the changing symbolism of the Singapore lions | Oct 14, 2004
Joel Kahn gave a seminar presentation yesterday at the Asia Research Institute, in which he showed a short video clip from the P.Ramlee film Labu dan Labi. The film opens its brief establishing segment with a shot of Singapore's Victoria Theatre clocktower, a common image in P. Ramlee films of "the big city". The next shot, if I recall correctly, is of the Nolli lions at the entrance to the Nicoll Highway, followed by a few shots of traffic on the highway itself. Interesting: these lions are now a clear symbol of the Singapore state, and in particular of its military (they now rest at the officer training school). But in 1962, when the film was made, they were a symbol of the big city, Singapore in particular perhaps, but still the "big city" with all its perils and rewards. An example of Singapore's public art serving very specific, very different roles over time.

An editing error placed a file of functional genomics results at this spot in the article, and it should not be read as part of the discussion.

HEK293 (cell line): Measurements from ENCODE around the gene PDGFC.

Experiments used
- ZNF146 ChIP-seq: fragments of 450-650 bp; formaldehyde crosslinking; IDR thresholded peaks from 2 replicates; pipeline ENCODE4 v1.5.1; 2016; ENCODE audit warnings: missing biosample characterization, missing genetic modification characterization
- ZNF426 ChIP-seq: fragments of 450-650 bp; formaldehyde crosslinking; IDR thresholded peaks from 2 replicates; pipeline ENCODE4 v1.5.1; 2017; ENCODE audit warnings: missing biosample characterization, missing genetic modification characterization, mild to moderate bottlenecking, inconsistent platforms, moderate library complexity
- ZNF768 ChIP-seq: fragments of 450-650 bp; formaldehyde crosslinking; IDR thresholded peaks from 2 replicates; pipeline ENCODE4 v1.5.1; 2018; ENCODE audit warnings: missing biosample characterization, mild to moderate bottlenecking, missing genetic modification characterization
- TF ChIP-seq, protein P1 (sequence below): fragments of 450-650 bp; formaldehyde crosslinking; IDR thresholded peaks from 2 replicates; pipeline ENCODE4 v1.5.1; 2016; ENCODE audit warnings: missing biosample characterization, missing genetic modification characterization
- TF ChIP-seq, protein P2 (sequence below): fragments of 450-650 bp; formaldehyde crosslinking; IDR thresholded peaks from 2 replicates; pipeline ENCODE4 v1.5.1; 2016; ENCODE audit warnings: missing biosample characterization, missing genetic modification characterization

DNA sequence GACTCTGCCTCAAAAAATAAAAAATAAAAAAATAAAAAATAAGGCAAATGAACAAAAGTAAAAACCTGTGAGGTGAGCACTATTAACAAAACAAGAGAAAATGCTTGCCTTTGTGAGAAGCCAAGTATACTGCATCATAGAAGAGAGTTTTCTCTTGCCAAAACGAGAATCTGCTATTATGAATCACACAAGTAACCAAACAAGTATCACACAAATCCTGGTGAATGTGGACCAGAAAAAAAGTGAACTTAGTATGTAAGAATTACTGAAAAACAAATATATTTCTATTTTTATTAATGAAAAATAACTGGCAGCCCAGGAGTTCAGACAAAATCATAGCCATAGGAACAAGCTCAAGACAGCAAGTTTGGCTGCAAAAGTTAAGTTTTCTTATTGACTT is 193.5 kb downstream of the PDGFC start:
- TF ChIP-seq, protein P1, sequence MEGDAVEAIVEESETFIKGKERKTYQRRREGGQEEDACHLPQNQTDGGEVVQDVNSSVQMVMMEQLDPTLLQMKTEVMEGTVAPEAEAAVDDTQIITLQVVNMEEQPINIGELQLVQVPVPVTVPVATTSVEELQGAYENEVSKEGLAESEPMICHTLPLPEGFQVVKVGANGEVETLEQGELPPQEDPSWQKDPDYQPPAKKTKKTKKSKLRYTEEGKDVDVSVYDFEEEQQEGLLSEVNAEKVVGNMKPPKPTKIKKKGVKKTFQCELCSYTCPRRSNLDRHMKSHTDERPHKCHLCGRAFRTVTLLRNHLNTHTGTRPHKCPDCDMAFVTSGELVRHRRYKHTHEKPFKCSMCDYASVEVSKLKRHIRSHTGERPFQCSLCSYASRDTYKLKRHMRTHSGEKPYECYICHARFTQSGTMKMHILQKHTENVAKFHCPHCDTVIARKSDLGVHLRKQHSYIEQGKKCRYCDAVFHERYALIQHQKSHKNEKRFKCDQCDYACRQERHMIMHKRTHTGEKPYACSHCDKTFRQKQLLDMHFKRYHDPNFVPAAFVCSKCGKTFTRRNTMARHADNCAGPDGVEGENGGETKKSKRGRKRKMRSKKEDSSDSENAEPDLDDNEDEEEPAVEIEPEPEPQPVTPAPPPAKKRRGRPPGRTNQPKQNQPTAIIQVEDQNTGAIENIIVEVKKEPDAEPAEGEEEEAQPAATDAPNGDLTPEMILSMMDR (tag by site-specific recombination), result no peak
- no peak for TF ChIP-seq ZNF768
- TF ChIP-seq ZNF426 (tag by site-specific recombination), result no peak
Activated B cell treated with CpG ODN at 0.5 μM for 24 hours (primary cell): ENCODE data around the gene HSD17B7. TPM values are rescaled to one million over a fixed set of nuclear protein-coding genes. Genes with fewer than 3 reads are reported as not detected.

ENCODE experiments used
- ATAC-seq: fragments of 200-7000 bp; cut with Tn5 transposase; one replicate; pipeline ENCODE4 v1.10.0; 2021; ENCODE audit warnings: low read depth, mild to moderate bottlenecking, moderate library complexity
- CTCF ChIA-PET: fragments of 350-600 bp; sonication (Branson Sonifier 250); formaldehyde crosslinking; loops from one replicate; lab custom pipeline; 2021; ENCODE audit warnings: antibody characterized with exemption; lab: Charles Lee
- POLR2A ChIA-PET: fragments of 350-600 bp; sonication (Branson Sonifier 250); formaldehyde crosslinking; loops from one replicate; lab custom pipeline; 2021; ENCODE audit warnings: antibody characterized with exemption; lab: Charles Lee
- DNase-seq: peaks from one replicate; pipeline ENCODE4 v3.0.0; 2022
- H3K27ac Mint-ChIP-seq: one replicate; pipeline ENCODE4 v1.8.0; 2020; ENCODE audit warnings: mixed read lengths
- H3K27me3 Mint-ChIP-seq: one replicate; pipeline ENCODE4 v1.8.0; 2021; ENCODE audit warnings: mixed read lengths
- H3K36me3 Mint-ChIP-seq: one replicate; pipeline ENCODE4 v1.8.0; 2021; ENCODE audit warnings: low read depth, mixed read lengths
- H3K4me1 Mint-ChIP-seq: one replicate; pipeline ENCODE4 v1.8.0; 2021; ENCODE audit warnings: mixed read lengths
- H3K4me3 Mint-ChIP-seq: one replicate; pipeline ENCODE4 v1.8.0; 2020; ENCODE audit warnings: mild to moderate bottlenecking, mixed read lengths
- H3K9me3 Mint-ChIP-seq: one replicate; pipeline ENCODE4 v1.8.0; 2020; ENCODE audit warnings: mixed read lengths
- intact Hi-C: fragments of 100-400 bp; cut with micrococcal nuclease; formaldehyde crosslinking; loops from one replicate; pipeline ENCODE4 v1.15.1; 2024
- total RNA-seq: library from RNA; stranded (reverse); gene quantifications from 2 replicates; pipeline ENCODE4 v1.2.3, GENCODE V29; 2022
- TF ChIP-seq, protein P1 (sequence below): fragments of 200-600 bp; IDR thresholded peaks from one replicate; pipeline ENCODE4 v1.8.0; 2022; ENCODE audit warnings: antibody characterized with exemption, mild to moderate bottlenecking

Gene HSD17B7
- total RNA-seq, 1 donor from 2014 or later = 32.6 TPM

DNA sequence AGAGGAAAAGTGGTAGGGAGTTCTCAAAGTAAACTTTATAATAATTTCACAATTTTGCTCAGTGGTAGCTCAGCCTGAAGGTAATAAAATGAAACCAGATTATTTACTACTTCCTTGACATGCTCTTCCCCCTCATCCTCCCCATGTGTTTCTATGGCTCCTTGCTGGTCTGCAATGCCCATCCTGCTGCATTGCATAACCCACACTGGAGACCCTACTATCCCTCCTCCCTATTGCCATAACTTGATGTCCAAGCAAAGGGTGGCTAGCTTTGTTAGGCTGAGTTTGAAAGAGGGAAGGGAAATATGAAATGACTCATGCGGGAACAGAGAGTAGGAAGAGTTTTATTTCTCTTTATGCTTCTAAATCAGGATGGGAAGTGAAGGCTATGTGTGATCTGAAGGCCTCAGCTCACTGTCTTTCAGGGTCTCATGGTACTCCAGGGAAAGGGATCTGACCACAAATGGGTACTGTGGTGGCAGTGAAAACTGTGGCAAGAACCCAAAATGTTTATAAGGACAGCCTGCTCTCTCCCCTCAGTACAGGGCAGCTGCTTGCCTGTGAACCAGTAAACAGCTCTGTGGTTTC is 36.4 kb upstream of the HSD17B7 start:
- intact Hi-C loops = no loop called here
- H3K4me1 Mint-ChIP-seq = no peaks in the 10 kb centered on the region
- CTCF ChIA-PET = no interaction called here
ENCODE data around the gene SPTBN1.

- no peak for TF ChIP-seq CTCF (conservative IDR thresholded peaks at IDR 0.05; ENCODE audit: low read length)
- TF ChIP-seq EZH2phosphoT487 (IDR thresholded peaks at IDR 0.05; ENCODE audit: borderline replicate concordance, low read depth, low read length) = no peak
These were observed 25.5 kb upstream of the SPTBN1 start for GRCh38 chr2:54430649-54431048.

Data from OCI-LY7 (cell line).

Kahn's argument was that there were alternative images or stories of Malayness still around during P. Ramlee's time. He reads one of the film's characters, Haji Bakhil, as a negative stereotype of this alternative Malayness - the entrepreneur, a city-dweller, immigrant from Sumatra probably, very business-minded and dedicated to a particularly public reformist but activist Islam.